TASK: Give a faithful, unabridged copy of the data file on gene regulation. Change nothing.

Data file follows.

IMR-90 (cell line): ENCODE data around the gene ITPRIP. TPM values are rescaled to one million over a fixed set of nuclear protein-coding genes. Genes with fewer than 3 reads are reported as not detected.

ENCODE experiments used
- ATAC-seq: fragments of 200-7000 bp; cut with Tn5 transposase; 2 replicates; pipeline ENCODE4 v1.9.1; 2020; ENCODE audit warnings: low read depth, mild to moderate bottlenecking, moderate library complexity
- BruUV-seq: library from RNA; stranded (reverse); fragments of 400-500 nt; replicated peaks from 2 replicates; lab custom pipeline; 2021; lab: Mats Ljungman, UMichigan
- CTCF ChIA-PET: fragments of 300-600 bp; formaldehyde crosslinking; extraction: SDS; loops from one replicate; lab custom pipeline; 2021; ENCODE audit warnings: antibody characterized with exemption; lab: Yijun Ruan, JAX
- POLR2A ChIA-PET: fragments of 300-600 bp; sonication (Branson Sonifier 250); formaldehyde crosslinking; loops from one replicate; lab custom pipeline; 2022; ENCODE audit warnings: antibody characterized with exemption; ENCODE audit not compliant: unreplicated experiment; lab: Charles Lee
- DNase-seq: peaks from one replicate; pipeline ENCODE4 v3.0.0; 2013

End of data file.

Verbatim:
IMR-90 (cell line): ENCODE data around the gene ITPRIP. TPM values are rescaled to one million over a fixed set of nuclear protein-coding genes. Genes with fewer than 3 reads are reported as not detected.

ENCODE experiments used
- ATAC-seq: fragments of 200-7000 bp; cut with Tn5 transposase; 2 replicates; pipeline ENCODE4 v1.9.1; 2020; ENCODE audit warnings: low read depth, mild to moderate bottlenecking, moderate library complexity
- BruUV-seq: library from RNA; stranded (reverse); fragments of 400-500 nt; replicated peaks from 2 replicates; lab custom pipeline; 2021; lab: Mats Ljungman, UMichigan
- CTCF ChIA-PET: fragments of 300-600 bp; formaldehyde crosslinking; extraction: SDS; loops from one replicate; lab custom pipeline; 2021; ENCODE audit warnings: antibody characterized with exemption; lab: Yijun Ruan, JAX
- POLR2A ChIA-PET: fragments of 300-600 bp; sonication (Branson Sonifier 250); formaldehyde crosslinking; loops from one replicate; lab custom pipeline; 2022; ENCODE audit warnings: antibody characterized with exemption; ENCODE audit not compliant: unreplicated experiment; lab: Charles Lee
- DNase-seq: peaks from one replicate; pipeline ENCODE4 v3.0.0; 2013